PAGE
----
Hwy-29 heading to Llano

motorcycle wildflower ride Texas hill country

Willow City Loop

motorcycle wildflower ride Texas hill country

Willow City Loop

The Willow City Loop was good as always. It is a special place and it has to be ridden at least once every season, to see it in its entire splendor. The descent into the valley offers views of neighboring mountains, canyons and creeks. It must be ridden slowly to enjoy the views, as it is one of the most pristine and striking examples of Hill country landscape. There were a lot of people out on the loop for a weekday. I would not even think about riding the loop on a weekend in wildflower season. Way too many people on weekends, especially this year with a bumper crop of wildflowers. While always enjoyable, this ride is spectacular when the bluebonnets are in bloom.

From the loop we backtracked to RR-965 and rode to Fredericksburg. RR-965 goes past Enchanted Rock State Natural Area and is a favorite road for bikers. RR-965 offers great views all along the way and even better views with all the wildflowers. We ate lunch in Fredericksburg before heading down Hwy-16 to Kerrville. From there it was on to Hunt. Hwy-39 is another nice biker road but we only went as far as Hunt and then took RR-1340 to Hwy-41.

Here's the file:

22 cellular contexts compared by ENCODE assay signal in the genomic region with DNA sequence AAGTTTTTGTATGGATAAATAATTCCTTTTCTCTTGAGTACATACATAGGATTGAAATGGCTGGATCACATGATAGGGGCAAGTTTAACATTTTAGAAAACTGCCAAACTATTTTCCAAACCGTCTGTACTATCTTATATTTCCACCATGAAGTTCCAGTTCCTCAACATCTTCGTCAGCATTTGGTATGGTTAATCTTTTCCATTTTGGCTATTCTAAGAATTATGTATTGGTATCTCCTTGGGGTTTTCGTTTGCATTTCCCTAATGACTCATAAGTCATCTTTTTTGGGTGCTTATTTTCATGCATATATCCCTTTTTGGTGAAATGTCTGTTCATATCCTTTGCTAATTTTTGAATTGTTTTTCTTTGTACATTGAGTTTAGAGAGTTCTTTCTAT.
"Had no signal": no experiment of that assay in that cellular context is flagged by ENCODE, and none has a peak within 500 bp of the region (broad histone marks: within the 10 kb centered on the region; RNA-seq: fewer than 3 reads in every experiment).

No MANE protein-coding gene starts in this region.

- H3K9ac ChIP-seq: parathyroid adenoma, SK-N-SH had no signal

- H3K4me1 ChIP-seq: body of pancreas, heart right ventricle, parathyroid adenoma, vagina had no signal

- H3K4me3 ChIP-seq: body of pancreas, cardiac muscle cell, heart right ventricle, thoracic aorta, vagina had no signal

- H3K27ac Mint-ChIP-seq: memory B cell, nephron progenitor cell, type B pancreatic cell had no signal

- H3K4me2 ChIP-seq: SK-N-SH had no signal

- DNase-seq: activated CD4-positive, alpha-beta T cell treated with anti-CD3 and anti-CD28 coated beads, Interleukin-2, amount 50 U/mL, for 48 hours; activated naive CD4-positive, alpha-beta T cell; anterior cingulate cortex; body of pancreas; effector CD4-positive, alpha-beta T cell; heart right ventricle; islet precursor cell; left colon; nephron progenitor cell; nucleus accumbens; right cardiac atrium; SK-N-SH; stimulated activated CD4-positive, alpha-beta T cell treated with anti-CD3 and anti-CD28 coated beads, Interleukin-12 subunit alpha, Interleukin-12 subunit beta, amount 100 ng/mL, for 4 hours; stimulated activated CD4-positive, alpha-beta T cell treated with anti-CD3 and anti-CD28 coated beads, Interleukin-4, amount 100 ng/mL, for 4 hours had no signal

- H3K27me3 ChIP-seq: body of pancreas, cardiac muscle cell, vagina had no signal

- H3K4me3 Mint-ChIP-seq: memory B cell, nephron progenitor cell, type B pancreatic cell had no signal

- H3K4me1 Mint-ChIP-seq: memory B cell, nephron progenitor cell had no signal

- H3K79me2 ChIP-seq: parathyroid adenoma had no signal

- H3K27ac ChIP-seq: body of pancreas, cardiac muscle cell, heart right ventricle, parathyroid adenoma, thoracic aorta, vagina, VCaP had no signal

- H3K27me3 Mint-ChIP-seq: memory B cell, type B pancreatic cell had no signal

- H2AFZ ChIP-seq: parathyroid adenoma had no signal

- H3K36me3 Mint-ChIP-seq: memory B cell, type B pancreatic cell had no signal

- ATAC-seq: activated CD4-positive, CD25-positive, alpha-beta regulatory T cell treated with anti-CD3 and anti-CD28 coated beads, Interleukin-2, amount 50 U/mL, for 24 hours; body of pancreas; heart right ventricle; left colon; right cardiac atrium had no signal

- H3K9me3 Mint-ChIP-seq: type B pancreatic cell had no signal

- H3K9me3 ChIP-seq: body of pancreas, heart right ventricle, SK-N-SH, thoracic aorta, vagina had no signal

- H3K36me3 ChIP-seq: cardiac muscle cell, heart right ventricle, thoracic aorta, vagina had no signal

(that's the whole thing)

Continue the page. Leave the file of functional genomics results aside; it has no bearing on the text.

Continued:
motorcycle wildflower ride Texas hill country

Stonehenge

motorcycle wildflower ride Texas hill country

Easter Island head

We have heard and read a lot about RR-1340 but this was the first time we have ridden it. It snakes through scenic country and offers a view of the Texas version of Stonehenge, a one-quarter-size replica of the original. There are a couple of Easter Island stone head replicas also. There was supposed to be more but the Texan creator passed away. While at Stonehenge we talked to a group of riders from Louisiana. There was about 10 or more bikes in the group. Some have ridden here many times and for some it was their first time. The first timers thought Texas was flat… not anymore…

motorcycle wildflower ride Texas hill country

Verbena on RR-335

motorcycle wildflower ride Texas hill country

Kangaroos & Verbena on RR-335

From RR-1340 we rode Hwy-41 to RR-335. At the intersection of Hwy-41 and Hwy-83 is a store called Garvan’s Store. Janet heard about it on the radio sometime back and wanted to stop. It was a small country store. It sold souvenirs and leathers for all the bikers that ride through there. They had some good prices on the leathers but we didn’t need anything. We got a Dr. Pepper and Pepsi and we were back on the road.